Late last year, I submitted a few poems to a literary journal that was having a “Buy a Book, Save a Bookstore” challenge. The journal wanted submitters to include a receipt of a recently purchased book along with their submission. The goal was to support local bookstores in an age where e-books tend to trump the printed word. Submitters could also include documentation (tweets, pictures, etc.).
I decided to document my bookstore trip a la Hyperbole and a Half. For those of you who are unfamiliar with the work of Allie Brosh’s wonderful blog, click here. It will be the best decision of your life. She depicts stories from her life in the form of MS Paint drawings. I thought that was a cool idea and I wanted to do the same (disclaimer: Allie has a much better sense of perspective and shading than I do). Here is my rendering of my trip to Borders in search of the perfect book:
After walking into the bookstore, I sauntered over to the poetry section. I got down on my knees. I felt this was most appropriate not only because it felt like I was working hard to find a book, but also since the right book is usually found at kneeling eye-level (I think there was also some subconscious reverence going on). From the vantage point of this picture, you can’t see what I see. Let me show you…
This is a Michelle’s eye-view of one of the poetry section (I’m not entirely sure why I made the carpet green. Perhaps it reminded me of a park or grassy meadow that I wanted to read my soon-to-be-purchased book in). It was small, but there was quite a bit of variety…not to mention the start of the Philosophy section on the very last shelf!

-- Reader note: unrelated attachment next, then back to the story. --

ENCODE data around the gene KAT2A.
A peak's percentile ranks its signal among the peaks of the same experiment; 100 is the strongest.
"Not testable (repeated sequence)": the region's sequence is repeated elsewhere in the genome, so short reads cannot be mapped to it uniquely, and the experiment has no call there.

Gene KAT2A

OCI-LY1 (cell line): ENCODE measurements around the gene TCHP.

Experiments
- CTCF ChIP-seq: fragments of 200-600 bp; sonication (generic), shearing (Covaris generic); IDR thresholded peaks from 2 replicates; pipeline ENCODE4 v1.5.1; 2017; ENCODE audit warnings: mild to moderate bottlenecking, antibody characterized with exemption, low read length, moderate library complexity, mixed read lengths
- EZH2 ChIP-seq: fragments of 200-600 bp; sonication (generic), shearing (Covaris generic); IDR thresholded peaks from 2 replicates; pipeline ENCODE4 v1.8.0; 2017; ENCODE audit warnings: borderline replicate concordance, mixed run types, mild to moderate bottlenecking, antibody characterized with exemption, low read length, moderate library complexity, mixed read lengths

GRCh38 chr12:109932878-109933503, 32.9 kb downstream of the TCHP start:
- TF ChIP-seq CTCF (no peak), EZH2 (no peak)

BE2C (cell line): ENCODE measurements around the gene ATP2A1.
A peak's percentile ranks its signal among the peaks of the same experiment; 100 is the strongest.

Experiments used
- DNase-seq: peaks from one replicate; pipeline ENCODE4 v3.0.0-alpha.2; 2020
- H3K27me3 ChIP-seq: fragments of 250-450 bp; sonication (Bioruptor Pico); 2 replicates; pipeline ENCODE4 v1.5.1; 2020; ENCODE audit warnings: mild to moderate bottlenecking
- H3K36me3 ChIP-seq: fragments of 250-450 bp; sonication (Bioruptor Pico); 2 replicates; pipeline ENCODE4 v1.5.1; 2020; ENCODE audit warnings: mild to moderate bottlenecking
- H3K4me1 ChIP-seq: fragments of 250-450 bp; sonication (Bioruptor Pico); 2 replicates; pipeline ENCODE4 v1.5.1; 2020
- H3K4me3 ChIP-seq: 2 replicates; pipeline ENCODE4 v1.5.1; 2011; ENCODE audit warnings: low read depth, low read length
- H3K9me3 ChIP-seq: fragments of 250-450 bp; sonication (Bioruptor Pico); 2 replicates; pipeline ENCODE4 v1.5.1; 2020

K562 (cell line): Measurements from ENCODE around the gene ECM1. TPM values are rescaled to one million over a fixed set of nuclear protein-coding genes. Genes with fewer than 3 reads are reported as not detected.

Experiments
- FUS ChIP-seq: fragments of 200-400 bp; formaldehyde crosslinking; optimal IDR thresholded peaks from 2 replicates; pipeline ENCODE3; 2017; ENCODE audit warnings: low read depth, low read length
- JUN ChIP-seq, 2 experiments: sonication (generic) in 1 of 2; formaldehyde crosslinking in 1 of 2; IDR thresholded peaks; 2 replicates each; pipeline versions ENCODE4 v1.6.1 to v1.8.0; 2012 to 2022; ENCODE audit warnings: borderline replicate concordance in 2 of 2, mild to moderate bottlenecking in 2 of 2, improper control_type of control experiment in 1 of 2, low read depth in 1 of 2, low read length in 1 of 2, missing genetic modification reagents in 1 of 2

Here is a closer look at one particular shelf. It was a bit messy. I’m not knocking the fact that the books were out of order; I work at a library and know how that goes. It just made the process of finding the right book a little more challenging (and sometimes amusing). I’ve given each book a number and a description below:
1. a book by T. S. Eliot
2. a Billy Collins book
3. a slightly thicker Billy Collins book
4. yet another Billy Collins book (either he’s prolific or this store really digs his verse)
5. a book written by another Billy. Billy Corgan to be precise (no, I’m not joking. The Smashing Pumpkins front man has a legit published poetry collection)
6. the essential Pablo Neruda
7. the collected works of Sylvia Plath
8. a book by a poet I hadn’t heard of before, but am certain belonged on that shelf alphabetically
9. a misplaced DVD
When I saw that Billy Corgan had a book of poetry, I was confused, intrigued, and (according to this drawing) slightly angry. My eyes also grew to four times their normal size.
After a few minutes of searching, one book finally caught my eye with its joy rays. This often happens when ones eyes land upon the perfect book. In my case, it was Terrance Haye’s “Lighthead.”
After finding “Lighthead,” I got in line. Since it was a few days before Christmas, the line was very long. But I had my book, so I was happy.
Trips to the bookstore often mean a bit of searching, some frustration, and a smattering of amusement. But in the end, there is the joy of the printed word!